Texas running back Bijan Robinson tries to break away from West Virginia safety Tykee Smith during the first quarter at Royal-Memorial Stadium on Nov. 7, 2020. [JAY JANNER/AMERICAN-STATESMAN]


Five key plays: No. 22 Texas 17, West Virginia 13

Posted November 8th, 2020


There were 143 snaps taken in No. 22 Texas’ 17-13 win over West Virginia on Saturday. Here are five that ended up making a big difference:

1. Introducing Bijan Robinson

Both Texas and West Virginia drove into the end zone on their first possessions on Saturday. No player got off to a better start than UT freshman Bijan Robinson. Starting for the third time, Robison took off for a 54-yard run on the game’s first snap.


Robinson had rushed for 181 yards over his first five appearances of the season. On Saturday, he ran it 12 times for 113 yards. He also picked up 35 of his 38 receiving yards on a game-sealing reception in the fourth quarter.

West Virginia arrived in Austin with the Big 12’s best run defense (97.8 yards per game). Oklahoma State had been the only team to have its leading rusher top 70 rushing yards against the Mountaineers.

2. Moore big plays

Texas entered halftime with a 10-7 lead, but West Virginia tied the score on the first possession of the second half. Texas then quickly responded to West Virginia’s response. Driving 65 yards over just seven plays, Texas regained its lead when Sam Ehlinger bought time due to a key block by Christian Jones and fired a 33-yard touchdown pass to Jake Smith.

In addition to Smith, Brennan Eagles also hauled in a 17-yard pass on the possession. The receiver who made the biggest play on that trip down the field, however, was Joshua Moore. Midway through the drive, Moore jumped on a ball that Robinson fumbled at the end of an 11-yard run. Moore is UT’s leading receiver, but he was shut out for the second time this season. Moore’s one reception last week resulted in the only touchdown in the overtime session of a 41-34 win at Oklahoma State.

3. Close call, part I

Down 17-10, West Virginia picked up a first down at the Texas 9 near the end of the third quarter. After gaining a yard on first down, West Virginia went to the air. WVU quarterback Jarret Doege found Winston Wright, but the receiver juggled the football before he seemingly completed the catch near the back of the end zone.

On the field, it was ruled that Wright had scored a touchdown. After a review, that call was overturned and West Virginia no longer had the lead.

West Virginia still had another shot to score. On third down, however, linebacker DeMarvion Overshown blew through the offensive line and took down Doege for a 9-yard loss. The Mountaineers settled for a 34-yard field goal.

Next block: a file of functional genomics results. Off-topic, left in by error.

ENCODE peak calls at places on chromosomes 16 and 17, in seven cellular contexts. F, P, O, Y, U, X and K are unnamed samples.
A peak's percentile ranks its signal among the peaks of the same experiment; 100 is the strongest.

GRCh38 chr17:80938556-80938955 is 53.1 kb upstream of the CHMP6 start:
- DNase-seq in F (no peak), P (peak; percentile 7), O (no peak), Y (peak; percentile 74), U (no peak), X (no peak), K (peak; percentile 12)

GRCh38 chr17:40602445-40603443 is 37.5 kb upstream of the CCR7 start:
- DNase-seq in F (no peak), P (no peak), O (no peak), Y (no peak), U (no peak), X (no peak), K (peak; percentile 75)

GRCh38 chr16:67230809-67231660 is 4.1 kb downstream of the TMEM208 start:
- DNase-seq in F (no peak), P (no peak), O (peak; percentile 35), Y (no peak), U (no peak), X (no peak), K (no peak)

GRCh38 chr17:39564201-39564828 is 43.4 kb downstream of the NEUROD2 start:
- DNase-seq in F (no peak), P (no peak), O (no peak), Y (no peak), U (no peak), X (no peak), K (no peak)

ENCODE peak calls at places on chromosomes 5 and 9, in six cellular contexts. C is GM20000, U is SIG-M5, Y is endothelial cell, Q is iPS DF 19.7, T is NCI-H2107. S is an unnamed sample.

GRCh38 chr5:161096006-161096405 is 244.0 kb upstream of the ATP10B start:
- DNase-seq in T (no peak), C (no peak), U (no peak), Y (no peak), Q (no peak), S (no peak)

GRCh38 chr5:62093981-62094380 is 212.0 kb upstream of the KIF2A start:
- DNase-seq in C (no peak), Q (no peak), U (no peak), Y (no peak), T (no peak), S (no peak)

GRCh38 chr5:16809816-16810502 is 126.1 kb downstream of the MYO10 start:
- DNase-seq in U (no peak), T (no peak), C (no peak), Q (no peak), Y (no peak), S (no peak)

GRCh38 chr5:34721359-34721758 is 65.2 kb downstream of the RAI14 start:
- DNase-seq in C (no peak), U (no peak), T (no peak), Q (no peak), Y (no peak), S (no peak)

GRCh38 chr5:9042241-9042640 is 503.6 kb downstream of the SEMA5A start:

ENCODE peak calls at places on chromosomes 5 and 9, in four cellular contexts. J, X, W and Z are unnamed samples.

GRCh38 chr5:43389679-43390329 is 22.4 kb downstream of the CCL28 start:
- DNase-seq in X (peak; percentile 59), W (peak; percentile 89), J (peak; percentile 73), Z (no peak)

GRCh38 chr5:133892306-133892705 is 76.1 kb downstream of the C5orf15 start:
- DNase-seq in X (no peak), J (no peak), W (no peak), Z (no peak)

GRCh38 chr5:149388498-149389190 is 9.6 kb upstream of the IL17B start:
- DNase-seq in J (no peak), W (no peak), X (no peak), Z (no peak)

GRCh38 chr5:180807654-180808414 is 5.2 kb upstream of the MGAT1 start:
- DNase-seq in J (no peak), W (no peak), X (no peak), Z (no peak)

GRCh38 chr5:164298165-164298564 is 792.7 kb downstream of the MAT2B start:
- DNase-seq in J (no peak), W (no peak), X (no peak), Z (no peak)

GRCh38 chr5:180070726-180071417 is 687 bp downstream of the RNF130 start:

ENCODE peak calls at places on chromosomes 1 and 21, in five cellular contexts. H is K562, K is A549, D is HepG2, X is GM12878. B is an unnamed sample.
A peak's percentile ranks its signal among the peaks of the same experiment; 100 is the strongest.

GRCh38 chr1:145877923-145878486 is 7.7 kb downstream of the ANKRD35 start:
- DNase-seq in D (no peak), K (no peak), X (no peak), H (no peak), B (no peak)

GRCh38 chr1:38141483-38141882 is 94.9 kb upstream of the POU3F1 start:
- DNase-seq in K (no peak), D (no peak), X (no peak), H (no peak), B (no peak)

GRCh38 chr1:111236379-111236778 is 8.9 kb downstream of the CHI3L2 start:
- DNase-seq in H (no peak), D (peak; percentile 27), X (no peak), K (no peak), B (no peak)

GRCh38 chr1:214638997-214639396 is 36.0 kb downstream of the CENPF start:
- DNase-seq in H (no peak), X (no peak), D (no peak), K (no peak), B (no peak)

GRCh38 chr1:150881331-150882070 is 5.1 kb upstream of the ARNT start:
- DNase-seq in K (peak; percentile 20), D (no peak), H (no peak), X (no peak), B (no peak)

Texas’ B.J. Foster (25) knocks the ball away from West Virginia’s Mike O’Laughlin (87) in Austin on Nov. 7, 2020. (AP Photo/Chuck Burton)

4. Close call, part II

Now trailing 17-13, West Virginia marched into the UT red zone in the fourth quarter but stalled short of the end zone. Facing a 4th-and-1 at the Texas 16 with under 12 minutes to go, West Virginia kept its offense on the field.

Leddie Brown is counted among the best running backs in the Big 12, but Doege took the fourth-down snap out of the shotgun and immediately looked to pass. Doege lofted a pass to tight end Mike O’Laughlin in the end zone. UT defensive back B.J. Foster, however, caught up to O’Laughlin and knocked the football out of his hands.

5. Close call, part III

With its deficit remaining at four points, West Virginia was once again prepared to enter the UT end zone. Doege found Brown for a 7-yard gain on a third-down attempt at the Texas 15, but Texas cornerback Josh Thompson upended Brown a yard short of the first-down marker.

Once again, West Virginia decided to go for it. And once again, West Virginia turned to Doege instead of Brown.

Doege did fake a handoff to Brown this time, but he pulled the ball and fired it into the end zone. Doege had a target in Ali Jennings, but the sophomore receiver was closely defended by Texas safety Chris Brown. West Virginia wanted a flag thrown on Brown, but no call was made and the Mountaineers turned over the football on downs. With 4:44 left, Texas ran out the clock and secured the win.